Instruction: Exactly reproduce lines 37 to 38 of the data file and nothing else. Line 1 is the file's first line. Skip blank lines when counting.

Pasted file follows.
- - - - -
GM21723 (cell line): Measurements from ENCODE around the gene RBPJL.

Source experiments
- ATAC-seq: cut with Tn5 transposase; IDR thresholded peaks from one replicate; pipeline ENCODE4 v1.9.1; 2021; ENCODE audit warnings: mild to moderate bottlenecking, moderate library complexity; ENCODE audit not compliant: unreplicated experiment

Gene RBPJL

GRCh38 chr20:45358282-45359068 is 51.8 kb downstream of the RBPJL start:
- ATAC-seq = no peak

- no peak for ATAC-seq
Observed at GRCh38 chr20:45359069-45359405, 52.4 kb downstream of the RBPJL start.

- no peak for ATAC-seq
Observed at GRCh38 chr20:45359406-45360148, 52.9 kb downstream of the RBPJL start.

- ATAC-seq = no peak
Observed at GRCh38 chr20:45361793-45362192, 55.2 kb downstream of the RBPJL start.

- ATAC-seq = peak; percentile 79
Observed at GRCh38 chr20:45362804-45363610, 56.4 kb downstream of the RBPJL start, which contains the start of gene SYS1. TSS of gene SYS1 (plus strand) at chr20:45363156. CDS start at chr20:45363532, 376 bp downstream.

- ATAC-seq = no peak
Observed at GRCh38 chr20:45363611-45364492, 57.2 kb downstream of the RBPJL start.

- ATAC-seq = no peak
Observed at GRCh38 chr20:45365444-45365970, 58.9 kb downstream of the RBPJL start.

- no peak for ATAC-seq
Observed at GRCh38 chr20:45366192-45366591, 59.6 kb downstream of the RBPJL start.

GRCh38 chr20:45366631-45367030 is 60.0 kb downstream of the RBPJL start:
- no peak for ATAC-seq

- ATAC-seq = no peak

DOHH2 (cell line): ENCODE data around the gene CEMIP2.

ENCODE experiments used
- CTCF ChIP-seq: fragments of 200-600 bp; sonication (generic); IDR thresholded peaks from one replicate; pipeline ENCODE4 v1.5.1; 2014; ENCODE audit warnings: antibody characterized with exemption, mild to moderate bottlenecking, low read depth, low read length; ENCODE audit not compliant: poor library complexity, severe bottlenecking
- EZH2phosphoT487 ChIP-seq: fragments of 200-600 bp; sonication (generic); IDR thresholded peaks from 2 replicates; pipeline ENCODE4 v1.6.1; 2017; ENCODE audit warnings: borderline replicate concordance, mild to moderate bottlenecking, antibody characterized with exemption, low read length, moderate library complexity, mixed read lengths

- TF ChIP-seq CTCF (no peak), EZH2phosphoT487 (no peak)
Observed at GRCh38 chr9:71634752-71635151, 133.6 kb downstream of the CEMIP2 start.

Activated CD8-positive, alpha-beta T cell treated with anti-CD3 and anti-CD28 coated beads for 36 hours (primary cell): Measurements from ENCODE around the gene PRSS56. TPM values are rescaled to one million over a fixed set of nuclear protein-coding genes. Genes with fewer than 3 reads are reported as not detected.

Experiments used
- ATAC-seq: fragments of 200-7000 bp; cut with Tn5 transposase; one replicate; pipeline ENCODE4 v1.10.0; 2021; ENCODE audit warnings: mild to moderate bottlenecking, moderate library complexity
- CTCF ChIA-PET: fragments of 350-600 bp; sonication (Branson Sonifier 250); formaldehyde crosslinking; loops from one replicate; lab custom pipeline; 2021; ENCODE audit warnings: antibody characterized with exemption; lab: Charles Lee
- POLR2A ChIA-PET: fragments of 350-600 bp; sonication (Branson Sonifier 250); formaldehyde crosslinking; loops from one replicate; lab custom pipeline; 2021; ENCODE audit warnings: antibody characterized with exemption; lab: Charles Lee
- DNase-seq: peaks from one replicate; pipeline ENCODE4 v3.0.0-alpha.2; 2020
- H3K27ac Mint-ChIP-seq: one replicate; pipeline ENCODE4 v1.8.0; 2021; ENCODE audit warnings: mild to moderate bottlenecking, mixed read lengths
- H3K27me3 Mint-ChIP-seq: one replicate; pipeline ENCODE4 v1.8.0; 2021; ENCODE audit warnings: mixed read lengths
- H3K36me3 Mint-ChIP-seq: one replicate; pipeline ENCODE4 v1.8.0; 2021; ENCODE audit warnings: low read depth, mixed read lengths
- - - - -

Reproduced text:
- H3K27me3 Mint-ChIP-seq: one replicate; pipeline ENCODE4 v1.8.0; 2021; ENCODE audit warnings: mixed read lengths
- H3K36me3 Mint-ChIP-seq: one replicate; pipeline ENCODE4 v1.8.0; 2021; ENCODE audit warnings: low read depth, mixed read lengths